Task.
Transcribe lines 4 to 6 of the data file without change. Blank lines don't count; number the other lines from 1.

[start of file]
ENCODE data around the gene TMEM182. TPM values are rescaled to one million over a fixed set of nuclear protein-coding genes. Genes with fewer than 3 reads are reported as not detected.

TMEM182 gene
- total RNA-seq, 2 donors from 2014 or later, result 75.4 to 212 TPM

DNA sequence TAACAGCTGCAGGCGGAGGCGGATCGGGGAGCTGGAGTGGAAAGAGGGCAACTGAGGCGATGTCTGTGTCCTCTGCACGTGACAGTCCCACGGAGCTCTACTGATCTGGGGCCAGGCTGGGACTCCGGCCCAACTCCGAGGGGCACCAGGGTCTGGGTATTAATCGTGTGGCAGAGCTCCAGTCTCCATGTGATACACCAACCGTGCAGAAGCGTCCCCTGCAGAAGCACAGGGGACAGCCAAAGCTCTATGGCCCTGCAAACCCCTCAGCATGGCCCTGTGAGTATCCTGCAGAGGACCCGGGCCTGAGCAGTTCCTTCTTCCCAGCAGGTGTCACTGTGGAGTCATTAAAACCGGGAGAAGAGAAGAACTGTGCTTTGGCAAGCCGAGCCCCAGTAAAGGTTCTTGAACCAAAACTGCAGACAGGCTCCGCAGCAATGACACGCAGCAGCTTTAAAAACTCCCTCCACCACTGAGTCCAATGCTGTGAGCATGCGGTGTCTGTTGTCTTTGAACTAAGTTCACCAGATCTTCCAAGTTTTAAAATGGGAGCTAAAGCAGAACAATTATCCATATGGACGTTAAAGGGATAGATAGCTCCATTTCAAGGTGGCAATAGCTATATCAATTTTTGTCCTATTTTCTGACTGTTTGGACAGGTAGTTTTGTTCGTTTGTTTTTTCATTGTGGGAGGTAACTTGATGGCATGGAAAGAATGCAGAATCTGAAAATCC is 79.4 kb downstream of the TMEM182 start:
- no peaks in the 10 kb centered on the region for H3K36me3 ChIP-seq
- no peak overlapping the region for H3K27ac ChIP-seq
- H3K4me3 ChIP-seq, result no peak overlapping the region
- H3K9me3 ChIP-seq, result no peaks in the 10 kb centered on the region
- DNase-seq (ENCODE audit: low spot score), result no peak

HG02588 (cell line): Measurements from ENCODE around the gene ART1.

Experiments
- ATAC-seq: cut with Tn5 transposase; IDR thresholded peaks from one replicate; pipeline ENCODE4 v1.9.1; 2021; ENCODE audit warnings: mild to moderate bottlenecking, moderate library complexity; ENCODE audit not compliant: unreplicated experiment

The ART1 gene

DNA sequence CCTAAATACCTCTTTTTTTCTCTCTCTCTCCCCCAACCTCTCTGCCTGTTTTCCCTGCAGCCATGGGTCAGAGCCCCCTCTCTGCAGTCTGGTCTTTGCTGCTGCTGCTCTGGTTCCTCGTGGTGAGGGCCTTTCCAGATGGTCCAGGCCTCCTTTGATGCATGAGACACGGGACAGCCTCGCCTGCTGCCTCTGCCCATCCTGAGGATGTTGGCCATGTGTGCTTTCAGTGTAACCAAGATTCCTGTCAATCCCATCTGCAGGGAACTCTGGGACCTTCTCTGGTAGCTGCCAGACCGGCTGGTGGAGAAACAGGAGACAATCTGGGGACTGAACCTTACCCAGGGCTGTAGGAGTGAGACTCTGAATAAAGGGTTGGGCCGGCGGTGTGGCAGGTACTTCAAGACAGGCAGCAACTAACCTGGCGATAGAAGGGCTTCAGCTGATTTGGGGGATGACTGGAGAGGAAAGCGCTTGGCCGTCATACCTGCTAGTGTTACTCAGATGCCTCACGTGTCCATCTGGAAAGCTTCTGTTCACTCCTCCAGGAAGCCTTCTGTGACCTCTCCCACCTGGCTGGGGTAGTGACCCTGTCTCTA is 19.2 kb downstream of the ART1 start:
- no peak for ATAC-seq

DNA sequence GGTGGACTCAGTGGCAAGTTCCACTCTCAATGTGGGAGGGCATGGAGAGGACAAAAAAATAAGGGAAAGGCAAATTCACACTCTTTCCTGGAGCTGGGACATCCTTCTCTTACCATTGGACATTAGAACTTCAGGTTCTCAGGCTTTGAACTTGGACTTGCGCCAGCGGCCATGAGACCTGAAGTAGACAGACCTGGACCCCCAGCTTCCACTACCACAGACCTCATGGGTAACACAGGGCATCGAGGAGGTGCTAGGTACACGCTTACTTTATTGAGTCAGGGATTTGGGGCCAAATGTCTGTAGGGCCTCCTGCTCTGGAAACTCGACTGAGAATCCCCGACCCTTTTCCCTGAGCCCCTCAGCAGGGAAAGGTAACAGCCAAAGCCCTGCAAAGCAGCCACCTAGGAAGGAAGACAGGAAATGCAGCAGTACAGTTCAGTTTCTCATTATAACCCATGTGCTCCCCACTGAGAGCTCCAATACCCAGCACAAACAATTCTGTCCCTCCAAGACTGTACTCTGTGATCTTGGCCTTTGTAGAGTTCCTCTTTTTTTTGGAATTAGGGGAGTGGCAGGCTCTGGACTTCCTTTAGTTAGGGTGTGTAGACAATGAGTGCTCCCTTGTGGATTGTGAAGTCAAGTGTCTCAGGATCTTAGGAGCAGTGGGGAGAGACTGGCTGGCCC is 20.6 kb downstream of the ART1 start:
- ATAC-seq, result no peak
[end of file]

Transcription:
DNA sequence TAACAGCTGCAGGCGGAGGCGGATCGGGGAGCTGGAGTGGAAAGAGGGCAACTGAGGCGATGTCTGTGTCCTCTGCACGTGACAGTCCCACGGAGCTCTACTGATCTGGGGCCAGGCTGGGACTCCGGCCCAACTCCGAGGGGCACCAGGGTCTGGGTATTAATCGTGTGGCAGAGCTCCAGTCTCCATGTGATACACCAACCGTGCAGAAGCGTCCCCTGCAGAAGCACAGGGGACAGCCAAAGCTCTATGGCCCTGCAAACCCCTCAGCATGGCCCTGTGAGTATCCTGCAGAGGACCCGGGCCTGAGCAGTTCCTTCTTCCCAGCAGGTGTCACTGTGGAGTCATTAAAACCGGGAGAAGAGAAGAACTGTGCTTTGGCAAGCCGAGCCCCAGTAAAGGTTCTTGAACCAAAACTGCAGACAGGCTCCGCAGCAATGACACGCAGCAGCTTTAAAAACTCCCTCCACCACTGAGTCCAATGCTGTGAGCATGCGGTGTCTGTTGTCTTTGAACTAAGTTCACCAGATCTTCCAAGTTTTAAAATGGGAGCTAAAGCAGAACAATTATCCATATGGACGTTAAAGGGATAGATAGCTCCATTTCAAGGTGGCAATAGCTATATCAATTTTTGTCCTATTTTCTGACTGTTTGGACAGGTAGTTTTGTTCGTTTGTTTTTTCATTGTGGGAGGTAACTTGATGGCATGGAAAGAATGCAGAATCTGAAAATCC is 79.4 kb downstream of the TMEM182 start:
- no peaks in the 10 kb centered on the region for H3K36me3 ChIP-seq
- no peak overlapping the region for H3K27ac ChIP-seq